There comes a time when we must put our foot down on our own insufferable thoughts, take a step back, and look at the big picture: We all want a healthy environment for our kids. That’s it. That’s all we need to focus on in order for our inner empath to trump our inner psychopath. As soon as we start in with our hand-me-down, spoon-fed politics, we lose the underlying empathic essence. We lose the connection, the shared story that we have with every single other human being on the planet. We all want a healthy future for our kids.
So, what does a healthy future mean, exactly? What is a healthy environment? And how do we get there? How do we even get the engine of a healthy-progressive-evolution-for-our-species started? First and foremost, we need the following words as our core tenet: We can disagree and still love each other unless your disagreement is rooted in my oppression or denial of my humanity and right to exist freely. In other words: We can coexist, and even disagree, as empaths, but we cannot coexist if you are a violent, tyrannical, psychopath who thinks you need to forcibly control me. That’s the first step: the root-womb-cornerstone foundation of our way toward a healthier future for our children.
After that, progressive evolution just requires imagination, improvisation, and adaptation. It requires us getting out of our own way. Especially when it comes to our conditioned psychopathic tendencies to want to control everything and everyone to the extent that we are not only violent toward our environment (ecocidal) but violent toward each other (homicidal).
Now, more than ever, in the thick of the Anthropocene epoch, we have the power to direct our own path. But will it be healthy or unhealthy? We must be able to rise above our petty differences and embrace our mutual need to adapt to change. Otherwise, we become too rigid, too inflexible, too stuck for healthy evolution to proceed.
So, I beseech you, beware the tyranny of habit. Be not psychopathically inflexible. The more elastic and fluid you are, the more you’ll stay afloat when the crushing waters of vicissitude come crashing through, and the more you’ll be prepared to be an empathic beacon of hope for others. Change is not easy. It never has been. But change is inevitable. There’s no stopping it. We either wreck ourselves and the world trying to prevent it, or we adapt and overcome in order to evolve with it.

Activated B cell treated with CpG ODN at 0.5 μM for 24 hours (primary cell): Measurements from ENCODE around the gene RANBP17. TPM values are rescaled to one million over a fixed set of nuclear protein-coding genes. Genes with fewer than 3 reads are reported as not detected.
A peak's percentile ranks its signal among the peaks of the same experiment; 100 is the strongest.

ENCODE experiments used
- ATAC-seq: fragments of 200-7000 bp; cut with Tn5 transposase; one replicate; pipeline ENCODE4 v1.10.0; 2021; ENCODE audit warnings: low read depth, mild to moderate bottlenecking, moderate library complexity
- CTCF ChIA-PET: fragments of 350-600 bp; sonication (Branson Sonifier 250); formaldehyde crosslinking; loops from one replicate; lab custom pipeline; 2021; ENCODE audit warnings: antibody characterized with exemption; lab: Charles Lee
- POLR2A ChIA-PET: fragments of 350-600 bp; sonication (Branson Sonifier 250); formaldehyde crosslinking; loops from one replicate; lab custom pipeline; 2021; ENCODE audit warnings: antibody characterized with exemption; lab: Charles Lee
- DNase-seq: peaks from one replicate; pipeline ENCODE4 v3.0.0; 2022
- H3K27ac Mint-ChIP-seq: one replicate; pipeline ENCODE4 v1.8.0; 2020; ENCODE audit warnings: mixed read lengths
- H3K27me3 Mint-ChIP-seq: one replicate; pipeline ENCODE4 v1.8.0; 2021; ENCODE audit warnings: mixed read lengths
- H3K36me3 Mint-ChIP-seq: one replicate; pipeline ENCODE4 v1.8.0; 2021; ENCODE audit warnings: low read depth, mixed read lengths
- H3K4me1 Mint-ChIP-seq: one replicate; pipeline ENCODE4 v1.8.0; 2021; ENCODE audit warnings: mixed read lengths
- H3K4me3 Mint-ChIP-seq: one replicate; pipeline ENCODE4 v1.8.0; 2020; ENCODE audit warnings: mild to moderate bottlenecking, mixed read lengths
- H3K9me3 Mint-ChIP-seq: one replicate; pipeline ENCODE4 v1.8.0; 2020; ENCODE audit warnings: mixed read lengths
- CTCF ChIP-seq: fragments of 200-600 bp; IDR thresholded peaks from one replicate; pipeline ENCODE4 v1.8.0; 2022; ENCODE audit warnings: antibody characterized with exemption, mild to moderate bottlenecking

It really does come down to something as simple as our ability, or inability, to deal with change. This is because change is a deceivingly complex concept to deal with for a psychosocial naked ape deep in the throes of the adolescent phase of its own evolution. We’re floundering in this adolescent awkwardness. The more evolved part of our mind, the empathic higher consciousness, likes to think it can adapt to change, but the less evolved part of our mind, the subconscious lizard brain, is afraid of change and fights against it. And guess which is usually stronger? Sadly, the psychopathic lizard brain.
Our lizard brain, full of fear, full of flight-or-fight knee jerk reactions, wants to keep everything comfortable, safe, and secure with no risk. It doesn’t care what it has to do to maintain its current state of comfort, safety, and security. It clings to scarcity and divisiveness because that’s what it has been conditioned into believing. It will even become violently psychopathic toward anyone who tries to take it away, or who suggests an uncomfortable risky way forward. All the while vainly and futilely resisting change. As George Bernard Shaw said, “Those who cannot change their minds cannot change anything.”
Going big-picture helps us change our minds. It puts things into proper perspective. It also helps us feel more empathic and less psychopathic toward others. We’re better able to see the world as one, without borders. We’re better able to narrow our highfalutin politics to a single concept that we can all agree on: freedom. We’re better able to see through all the red herring cognitive biases of climate debate and realize that our problem is a single problem we can all agree we need to fix: pollution. We’re better able to cut through the bullshit divisiveness of religions and narrow it to a single concept that we can all agree on: love, especially love for our children. And suddenly there are not so many differences between us, and a kind of metamorality emerges that changes the psychopathic frenzy of our age into an empathic love for the interconnectedness of all things.
Read more articles by Gary ‘Z’ McGee.
About the Author
Gary ‘Z’ McGee, a former Navy Intelligence Specialist turned philosopher, is the author of Birthday Suit of God and The Looking Glass Man. His works are inspired by the great philosophers of the ages and his wide awake view of the modern world.
This article (Psychopath vs. Empath: The War Between Evolution and Stagnation) was originally created and published by Waking Times and is printed here under a Creative Commons license with attribution to Gary ‘Z’ McGee and WakingTimes.com. It may be re-posted freely with proper attribution, author bio, and this statement of copyright.